[Ford Greene, Lawrence Wollersheim, and Jon Atack]
On some Saturdays (and on other days), we’re fortunate here at the Underground Bunker to publish an occasional item by Jon Atack. His 1990 book, A Piece of Blue Sky, was one of the first that we read for a history of L. Ron Hubbard and Scientology, and it remains one of the very best books on the subject. That’s partly because Atack speaks from experience, having spent years in Scientology and rising into its “OT” levels, but also because of his many years of dogged research. Few people have the breadth of knowledge about Scientology’s first 40 years as Jon Atack...
Two weeks ago, Jon submitted a piece to us that recounted a specific period of Scientology history, and about how his research had helped Lawrence Wollersheim finally collect a judgment from the church after more than two decades of suing Scientology.
We ourselves had previously written about the long legal ordeal of Larry Wollersheim, a former Scientologist who sued the church because he said its processes had harmed him. Wollersheim won a huge $30 million judgment in a famous 1986 trial in Los Angeles, but the amount was then reduced on appeal to $2.5 million. Even then the church vowed never to pay “one thin dime to Wollersheim.” It wasn’t until May 2002, 16 years after his trial victory, that Wollersheim finally collected his money, which by then had grown to nearly $9 million with interest. After interviewing attorneys involved in the case, that fall we prepared a 7,000-word cover story about the entire Wollersheim saga when the newspaper we were working for, New Times Los Angeles, suddenly shut down. It wasn’t until 2008, six years later, that we finally published that story at the Village Voice.
Anyway, we bring that up just to explain that we already had a pretty good basic understanding of what Wollersheim went through to finally collect his money. The final push came from the hard work from some very smart attorneys, as well as a brilliant affidavit prepared by Robert Vaughn Young, the former Scientology spokesman who had turned critic, and who had prepared the detailed document even as he was fighting the cancer that he succumbed to in 2003.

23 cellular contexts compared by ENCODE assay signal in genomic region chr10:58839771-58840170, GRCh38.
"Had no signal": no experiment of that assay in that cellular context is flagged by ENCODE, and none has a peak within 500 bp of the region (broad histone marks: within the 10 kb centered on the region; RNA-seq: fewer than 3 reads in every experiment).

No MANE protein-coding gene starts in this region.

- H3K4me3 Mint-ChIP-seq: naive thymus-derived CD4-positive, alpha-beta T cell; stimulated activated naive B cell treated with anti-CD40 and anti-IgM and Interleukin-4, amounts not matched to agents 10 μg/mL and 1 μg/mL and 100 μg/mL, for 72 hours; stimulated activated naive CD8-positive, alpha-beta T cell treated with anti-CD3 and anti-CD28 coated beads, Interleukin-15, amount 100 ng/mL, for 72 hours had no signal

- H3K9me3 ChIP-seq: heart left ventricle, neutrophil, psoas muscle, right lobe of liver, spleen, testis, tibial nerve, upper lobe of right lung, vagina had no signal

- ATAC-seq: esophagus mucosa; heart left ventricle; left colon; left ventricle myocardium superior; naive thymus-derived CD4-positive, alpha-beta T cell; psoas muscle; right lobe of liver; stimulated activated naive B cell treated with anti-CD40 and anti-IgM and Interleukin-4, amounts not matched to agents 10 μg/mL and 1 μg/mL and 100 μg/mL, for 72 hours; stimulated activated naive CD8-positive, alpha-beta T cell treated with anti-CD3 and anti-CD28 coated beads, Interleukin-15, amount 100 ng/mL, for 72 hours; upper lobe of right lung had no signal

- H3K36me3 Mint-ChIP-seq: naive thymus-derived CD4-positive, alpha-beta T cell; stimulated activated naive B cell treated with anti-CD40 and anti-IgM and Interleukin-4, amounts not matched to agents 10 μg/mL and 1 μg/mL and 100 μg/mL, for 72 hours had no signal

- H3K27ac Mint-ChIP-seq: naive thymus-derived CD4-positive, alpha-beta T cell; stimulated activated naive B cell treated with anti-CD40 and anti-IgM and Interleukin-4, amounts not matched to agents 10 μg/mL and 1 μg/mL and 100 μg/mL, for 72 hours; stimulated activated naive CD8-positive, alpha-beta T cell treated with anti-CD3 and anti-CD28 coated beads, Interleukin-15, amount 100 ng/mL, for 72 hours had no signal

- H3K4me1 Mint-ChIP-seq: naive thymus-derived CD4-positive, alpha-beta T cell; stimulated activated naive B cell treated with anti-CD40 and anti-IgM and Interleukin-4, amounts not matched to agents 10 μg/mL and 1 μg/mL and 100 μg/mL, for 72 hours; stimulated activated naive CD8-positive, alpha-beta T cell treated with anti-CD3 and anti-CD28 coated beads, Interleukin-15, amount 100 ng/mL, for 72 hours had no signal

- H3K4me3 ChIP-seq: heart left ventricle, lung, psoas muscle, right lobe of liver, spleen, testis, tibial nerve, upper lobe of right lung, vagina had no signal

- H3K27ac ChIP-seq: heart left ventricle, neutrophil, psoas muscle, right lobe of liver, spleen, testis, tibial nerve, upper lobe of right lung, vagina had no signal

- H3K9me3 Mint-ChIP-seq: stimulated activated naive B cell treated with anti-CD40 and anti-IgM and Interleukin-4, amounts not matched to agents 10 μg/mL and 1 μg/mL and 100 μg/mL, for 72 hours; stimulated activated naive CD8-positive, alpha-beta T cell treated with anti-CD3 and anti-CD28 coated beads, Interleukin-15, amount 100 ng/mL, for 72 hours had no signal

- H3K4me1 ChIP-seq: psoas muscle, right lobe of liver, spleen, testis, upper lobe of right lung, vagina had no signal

The Vaughn Young affidavit was brilliant because it laid bare the real corporate structure of the Church of Scientology, using the church’s own legal documents to explain how David Miscavige, Captain of the Sea Organization (which has no legal status as an entity) actually wields total control over the alphabet soup of Scientology’s many corporate entities. And this was important to Wollersheim’s case because by 2002 the entity he had sued, the Church of Scientology of California, was pretty much dormant and had no money. Using Vaughn Young’s affidavit, Wollersheim’s attorneys had prepared for a court hearing at which they were going to argue that the Scientology corporate shell game was a sham, and the church shouldn’t be able to hide money by claiming that CSC was broke. The very morning that this document was to be introduced into court, Scientology suddenly turned over a check for $8,674,843 and ended the case — after spending 16 years vowing never to pay Wollersheim one thin dime.
In the piece Jon recently wrote, he remarked on his own research on the corporate structure of Scientology and how he had helped Lawrence Wollersheim win his victory. Still remembering our 2008 story, we didn’t have a memory of Jon being involved in the case, but we didn’t assume that we knew everything about it. We published Jon’s piece, which contained this line…
"Lawrence Wollersheim came near to the end of his heroic 20-year battle, only to find that the Church of Scientology of California (the “mother church”) had only thousands left in its bank accounts, so my argument was vital to his judgment."
We soon heard from attorney Ford Greene, who was one of the lawyers who had worked so hard to help Wollersheim finally get his money. Ford objected, saying that Atack had nothing to do with that court fight…